How bad could it have been? Near misses that relate to contact with energized equipment, working around mobile equipment, entry into hazardous environments, bypassing safety devices, falls from heights and contact with hazardous agents are usually the ones that will have the high potential. There may be others specific to your work site or industry. Any one of these events could contain that nugget for prevention and improvement. 

What were the safety processes that worked? It is important to recognize what prevented the event from escalating to a higher consequence incident. Processes such as the verification of a lockout, activation of a shutdown device, effective use of pre-job planning or precisely following a procedure may have been the barrier that worked. 

Which barriers failed and allowed the event to occur? A near miss is an indication that we lost control of something (energy, the equipment, our balance, et cetera) Asking this question will narrow down the point at which we lost control. Multiple failures of processes should attract a lot more attention and examination.

Was it just luck? Events where there are minimal barriers between the actual event and the worst outcome or where luck alone was what prevented the incident demand the most attention. This is a chunk of ore that needs to be put up front and centre and examined by all involved.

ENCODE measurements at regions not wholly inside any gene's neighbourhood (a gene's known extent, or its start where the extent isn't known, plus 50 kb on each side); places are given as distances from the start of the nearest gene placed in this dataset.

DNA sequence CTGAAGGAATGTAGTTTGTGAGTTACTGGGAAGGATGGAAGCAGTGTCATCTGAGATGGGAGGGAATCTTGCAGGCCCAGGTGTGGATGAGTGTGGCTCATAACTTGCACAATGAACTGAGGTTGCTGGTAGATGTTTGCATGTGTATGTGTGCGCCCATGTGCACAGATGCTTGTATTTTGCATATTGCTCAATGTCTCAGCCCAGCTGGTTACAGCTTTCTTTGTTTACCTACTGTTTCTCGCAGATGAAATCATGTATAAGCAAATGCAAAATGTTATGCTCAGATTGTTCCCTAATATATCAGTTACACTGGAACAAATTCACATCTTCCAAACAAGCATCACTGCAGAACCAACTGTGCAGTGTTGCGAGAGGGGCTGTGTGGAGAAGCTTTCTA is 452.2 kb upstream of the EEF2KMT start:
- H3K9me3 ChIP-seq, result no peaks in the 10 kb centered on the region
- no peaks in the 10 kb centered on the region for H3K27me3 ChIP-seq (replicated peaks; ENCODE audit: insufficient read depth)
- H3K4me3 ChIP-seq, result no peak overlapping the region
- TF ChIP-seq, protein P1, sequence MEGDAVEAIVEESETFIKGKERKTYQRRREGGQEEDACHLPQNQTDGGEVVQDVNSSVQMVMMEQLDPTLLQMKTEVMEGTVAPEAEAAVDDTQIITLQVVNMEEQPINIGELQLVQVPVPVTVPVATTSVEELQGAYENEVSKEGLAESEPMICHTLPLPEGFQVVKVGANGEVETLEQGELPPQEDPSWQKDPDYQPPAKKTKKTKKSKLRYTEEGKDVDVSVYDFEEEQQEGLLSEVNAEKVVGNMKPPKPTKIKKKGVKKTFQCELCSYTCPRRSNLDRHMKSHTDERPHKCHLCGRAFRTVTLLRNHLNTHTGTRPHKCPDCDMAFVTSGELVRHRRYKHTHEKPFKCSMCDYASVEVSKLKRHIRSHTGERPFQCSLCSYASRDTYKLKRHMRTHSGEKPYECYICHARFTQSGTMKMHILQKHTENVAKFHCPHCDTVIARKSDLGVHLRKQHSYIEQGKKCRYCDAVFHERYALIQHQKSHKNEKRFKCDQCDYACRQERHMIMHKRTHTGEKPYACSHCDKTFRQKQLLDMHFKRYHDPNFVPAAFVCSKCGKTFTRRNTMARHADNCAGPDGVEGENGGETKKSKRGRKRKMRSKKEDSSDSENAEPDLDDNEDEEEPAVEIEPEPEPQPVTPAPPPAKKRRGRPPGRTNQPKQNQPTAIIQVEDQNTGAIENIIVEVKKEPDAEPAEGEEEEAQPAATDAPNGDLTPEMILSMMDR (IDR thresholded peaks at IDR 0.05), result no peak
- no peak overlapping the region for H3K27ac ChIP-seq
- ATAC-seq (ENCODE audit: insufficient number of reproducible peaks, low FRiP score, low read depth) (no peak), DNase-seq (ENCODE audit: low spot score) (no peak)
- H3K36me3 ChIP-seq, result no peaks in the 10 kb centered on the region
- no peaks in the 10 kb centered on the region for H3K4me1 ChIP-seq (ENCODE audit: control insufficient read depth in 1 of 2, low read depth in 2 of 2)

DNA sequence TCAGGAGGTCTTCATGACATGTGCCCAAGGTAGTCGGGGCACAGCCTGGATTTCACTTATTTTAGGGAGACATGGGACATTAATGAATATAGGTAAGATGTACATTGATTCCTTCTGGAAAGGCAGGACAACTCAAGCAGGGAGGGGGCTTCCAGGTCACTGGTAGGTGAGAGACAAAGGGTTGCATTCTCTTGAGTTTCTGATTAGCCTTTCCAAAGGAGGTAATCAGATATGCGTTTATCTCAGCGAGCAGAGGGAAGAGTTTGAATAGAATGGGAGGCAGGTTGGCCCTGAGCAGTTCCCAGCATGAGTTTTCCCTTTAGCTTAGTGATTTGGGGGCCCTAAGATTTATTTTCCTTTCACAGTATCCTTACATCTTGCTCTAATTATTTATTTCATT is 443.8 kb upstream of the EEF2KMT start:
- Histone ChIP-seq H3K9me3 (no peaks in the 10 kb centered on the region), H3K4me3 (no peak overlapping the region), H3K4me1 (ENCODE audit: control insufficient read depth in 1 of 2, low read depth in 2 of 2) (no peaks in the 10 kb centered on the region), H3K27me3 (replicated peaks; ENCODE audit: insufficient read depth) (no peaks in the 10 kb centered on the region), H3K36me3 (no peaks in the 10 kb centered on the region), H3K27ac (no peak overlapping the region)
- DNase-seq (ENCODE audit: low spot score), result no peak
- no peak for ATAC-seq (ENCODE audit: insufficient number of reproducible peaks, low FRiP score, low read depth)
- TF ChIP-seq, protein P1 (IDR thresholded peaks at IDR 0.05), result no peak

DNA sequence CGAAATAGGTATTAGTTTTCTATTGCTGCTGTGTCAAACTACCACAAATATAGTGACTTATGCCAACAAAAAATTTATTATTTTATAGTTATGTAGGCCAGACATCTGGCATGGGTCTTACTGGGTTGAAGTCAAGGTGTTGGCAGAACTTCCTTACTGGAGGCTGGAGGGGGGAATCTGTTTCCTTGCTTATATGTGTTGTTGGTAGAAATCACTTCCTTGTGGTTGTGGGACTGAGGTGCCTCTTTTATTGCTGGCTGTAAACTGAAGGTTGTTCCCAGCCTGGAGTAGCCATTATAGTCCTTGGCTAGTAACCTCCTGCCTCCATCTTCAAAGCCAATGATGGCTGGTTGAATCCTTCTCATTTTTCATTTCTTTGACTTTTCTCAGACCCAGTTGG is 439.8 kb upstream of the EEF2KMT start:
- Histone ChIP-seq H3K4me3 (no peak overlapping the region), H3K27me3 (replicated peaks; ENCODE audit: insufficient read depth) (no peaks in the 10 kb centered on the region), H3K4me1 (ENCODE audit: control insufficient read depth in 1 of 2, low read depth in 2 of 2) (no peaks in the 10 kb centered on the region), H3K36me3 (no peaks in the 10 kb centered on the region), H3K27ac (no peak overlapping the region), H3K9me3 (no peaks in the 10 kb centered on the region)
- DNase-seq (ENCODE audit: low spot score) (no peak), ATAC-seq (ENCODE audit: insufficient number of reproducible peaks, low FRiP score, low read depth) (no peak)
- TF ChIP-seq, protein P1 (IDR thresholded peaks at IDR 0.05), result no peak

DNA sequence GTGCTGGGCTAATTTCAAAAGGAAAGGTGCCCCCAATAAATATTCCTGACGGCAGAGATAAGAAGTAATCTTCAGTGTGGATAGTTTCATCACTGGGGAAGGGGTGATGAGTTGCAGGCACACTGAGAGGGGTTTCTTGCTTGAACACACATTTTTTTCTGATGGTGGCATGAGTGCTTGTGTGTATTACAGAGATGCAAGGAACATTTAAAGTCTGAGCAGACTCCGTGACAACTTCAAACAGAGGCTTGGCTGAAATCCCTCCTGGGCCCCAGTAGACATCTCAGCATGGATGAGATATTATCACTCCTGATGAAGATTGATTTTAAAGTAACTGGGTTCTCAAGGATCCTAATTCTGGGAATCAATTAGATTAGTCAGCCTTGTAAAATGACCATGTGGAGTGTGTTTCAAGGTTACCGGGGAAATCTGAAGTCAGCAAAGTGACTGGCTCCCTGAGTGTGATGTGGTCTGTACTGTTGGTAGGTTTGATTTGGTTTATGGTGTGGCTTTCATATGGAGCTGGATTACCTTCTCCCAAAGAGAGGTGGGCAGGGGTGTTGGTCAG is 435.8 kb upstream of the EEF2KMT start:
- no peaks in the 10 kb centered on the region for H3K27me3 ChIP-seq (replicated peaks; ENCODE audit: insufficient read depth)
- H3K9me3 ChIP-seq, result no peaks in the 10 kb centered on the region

A massive pile of safety information will accumulate when you establish a safety culture that is predictive, preventative and forward-looking. There will be some shiny bits of information in that pile that naturally attract attention, but the high-grade nuggets may be hidden within. Processes for mining these diamonds will help you discover the safety mother lode that will make your organization and work site safer. 

This article originally appeared in the October/November 2018 issue of COS.

Dave Fennell

Dave Fennell
Dave Fennell is an independent safety consultant and motivational speaker based in Cochrane, Alta. He is well-known for his expertise in risk tolerance, human factors and behaviour-based safety. He can be reached at djfsafe1@telus.net , or visit www.davefennellsafety.com for more information.